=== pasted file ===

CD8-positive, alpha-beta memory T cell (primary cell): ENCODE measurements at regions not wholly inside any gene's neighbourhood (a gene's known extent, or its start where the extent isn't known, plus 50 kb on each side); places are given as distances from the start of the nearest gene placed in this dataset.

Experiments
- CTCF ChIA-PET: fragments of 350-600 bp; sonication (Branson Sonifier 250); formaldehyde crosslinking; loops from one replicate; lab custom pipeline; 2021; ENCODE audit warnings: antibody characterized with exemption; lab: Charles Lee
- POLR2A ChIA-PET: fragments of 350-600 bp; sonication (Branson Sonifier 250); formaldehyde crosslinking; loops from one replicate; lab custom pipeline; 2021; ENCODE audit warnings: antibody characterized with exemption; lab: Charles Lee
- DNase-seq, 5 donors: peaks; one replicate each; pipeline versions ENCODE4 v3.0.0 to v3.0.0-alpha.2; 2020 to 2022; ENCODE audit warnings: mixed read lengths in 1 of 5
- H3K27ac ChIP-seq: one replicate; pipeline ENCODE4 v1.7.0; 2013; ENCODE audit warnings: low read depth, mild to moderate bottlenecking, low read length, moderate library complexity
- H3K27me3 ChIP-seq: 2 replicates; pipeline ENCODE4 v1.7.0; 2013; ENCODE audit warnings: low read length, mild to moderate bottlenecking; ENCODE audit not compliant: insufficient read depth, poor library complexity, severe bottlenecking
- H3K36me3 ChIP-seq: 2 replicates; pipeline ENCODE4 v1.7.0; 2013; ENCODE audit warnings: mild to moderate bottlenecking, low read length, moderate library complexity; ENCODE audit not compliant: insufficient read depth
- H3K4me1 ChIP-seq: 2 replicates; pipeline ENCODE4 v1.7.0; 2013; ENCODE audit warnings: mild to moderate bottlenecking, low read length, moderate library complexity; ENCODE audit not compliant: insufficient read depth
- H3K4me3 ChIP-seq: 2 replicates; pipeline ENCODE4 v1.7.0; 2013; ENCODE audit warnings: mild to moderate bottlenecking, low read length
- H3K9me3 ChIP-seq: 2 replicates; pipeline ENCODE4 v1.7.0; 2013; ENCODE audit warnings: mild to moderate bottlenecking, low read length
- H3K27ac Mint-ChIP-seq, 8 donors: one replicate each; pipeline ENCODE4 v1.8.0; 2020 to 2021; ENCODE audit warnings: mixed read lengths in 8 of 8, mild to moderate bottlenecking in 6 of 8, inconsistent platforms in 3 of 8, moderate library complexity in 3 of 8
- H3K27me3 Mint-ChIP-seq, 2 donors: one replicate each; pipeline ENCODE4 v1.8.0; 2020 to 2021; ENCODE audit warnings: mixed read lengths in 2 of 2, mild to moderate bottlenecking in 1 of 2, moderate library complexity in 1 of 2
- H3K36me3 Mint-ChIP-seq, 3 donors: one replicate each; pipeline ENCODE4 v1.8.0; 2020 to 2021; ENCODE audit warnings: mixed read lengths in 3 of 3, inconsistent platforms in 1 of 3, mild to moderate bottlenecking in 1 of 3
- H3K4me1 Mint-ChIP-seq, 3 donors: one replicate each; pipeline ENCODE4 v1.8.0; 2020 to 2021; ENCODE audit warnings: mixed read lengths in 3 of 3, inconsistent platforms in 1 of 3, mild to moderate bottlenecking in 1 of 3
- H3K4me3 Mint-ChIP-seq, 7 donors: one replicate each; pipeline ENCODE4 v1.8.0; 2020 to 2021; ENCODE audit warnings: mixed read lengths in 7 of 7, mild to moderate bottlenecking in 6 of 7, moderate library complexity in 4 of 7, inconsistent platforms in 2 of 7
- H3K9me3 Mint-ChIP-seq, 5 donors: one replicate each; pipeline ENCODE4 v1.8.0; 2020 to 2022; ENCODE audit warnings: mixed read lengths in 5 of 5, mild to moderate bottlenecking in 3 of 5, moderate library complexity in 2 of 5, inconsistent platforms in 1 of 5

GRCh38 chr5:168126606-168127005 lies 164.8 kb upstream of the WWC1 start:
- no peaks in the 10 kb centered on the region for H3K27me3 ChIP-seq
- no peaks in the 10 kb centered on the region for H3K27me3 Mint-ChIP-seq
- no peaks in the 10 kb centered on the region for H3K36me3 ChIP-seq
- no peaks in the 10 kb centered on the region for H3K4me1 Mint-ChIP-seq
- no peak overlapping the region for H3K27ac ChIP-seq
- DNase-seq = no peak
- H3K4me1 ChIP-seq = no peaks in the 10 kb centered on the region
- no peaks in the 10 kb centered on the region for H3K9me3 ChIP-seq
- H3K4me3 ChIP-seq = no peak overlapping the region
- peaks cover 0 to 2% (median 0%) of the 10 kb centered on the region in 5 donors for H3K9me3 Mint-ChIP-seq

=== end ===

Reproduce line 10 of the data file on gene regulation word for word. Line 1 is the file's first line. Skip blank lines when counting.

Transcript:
- H3K4me3 ChIP-seq: 2 replicates; pipeline ENCODE4 v1.7.0; 2013; ENCODE audit warnings: mild to moderate bottlenecking, low read length